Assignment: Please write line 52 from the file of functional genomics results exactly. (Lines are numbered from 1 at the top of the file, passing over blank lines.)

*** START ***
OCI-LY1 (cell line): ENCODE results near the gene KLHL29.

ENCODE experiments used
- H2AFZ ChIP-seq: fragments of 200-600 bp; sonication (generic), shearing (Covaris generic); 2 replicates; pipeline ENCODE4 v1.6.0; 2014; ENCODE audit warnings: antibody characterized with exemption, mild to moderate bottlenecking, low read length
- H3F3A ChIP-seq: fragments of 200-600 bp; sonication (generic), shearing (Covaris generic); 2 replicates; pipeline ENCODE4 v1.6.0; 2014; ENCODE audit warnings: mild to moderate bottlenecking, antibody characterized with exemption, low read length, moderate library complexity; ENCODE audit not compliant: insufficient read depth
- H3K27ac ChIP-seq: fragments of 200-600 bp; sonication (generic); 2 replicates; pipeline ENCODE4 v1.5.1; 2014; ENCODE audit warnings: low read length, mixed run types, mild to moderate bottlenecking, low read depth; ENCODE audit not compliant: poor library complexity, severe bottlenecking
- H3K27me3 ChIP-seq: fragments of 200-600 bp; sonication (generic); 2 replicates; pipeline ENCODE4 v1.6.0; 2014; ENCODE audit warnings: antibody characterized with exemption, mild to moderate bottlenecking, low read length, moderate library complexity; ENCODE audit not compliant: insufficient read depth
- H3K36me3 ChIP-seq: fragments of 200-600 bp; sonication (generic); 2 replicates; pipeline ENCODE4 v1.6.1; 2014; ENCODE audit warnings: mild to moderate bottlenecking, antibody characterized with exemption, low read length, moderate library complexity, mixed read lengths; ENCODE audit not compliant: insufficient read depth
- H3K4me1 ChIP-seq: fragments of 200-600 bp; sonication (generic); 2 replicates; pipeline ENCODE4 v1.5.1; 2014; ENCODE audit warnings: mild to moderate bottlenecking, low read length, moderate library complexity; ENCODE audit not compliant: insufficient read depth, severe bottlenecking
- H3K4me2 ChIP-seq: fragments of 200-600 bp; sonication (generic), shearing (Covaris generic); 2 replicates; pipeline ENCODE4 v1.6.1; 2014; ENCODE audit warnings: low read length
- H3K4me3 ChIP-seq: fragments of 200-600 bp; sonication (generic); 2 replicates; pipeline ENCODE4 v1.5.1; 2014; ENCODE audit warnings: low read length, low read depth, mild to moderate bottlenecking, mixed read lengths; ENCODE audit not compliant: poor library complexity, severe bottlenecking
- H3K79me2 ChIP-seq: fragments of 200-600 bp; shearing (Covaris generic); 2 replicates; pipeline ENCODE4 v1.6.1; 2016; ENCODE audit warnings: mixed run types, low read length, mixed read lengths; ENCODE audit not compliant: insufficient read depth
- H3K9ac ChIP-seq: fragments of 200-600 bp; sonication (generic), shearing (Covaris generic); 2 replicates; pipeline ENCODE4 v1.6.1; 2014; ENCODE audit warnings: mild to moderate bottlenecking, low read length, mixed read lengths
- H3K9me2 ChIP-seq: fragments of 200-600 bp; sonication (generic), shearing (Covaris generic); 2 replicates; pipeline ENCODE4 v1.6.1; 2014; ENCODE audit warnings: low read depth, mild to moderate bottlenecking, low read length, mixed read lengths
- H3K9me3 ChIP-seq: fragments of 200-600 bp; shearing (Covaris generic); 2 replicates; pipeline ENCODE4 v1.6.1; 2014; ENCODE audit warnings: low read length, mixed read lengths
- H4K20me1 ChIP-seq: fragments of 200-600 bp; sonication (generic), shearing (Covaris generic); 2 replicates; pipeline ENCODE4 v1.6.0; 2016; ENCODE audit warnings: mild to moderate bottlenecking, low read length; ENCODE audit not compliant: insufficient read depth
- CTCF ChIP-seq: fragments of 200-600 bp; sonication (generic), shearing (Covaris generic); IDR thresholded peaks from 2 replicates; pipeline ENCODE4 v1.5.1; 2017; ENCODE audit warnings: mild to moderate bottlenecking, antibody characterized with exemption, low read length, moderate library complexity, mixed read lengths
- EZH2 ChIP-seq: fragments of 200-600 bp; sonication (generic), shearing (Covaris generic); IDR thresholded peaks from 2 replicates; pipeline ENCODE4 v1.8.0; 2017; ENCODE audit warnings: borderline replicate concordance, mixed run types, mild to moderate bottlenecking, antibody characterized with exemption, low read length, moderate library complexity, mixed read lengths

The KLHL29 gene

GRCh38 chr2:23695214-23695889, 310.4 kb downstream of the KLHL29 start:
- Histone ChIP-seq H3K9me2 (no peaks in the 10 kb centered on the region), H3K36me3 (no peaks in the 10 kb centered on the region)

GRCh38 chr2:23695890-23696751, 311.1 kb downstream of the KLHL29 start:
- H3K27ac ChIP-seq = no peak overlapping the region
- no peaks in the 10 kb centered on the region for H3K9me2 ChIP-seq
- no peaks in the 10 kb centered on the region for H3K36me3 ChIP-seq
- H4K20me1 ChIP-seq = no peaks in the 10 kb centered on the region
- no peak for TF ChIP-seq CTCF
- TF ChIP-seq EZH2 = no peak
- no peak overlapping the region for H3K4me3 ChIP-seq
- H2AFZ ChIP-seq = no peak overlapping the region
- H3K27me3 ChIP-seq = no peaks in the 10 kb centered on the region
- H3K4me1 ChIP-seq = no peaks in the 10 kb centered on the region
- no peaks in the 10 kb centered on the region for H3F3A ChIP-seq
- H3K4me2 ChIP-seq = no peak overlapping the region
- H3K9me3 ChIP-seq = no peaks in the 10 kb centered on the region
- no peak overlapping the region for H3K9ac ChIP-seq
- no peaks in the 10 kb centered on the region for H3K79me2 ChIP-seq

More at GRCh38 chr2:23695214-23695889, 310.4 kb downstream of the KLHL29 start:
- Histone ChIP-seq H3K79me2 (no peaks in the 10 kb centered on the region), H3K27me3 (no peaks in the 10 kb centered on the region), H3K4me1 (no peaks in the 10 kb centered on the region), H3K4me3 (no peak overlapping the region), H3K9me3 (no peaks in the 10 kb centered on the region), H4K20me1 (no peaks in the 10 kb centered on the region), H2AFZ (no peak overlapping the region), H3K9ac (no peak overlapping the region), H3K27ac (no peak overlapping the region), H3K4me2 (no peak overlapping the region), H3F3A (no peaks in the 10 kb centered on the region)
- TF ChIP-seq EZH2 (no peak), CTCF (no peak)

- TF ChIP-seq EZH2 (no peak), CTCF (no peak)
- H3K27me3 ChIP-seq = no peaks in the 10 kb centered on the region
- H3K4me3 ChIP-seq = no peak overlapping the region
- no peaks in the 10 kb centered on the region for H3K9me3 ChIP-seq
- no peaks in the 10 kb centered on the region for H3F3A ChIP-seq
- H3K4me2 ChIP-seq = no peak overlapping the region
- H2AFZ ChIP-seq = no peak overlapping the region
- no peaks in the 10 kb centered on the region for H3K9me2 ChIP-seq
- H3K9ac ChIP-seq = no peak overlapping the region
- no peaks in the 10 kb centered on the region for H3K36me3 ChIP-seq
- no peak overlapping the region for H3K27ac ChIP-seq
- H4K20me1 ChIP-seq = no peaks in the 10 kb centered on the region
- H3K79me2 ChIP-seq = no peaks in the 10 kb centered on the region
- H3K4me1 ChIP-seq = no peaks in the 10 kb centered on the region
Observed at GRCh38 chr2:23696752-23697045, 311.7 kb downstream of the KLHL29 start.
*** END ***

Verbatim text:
- H3K79me2 ChIP-seq = no peaks in the 10 kb centered on the region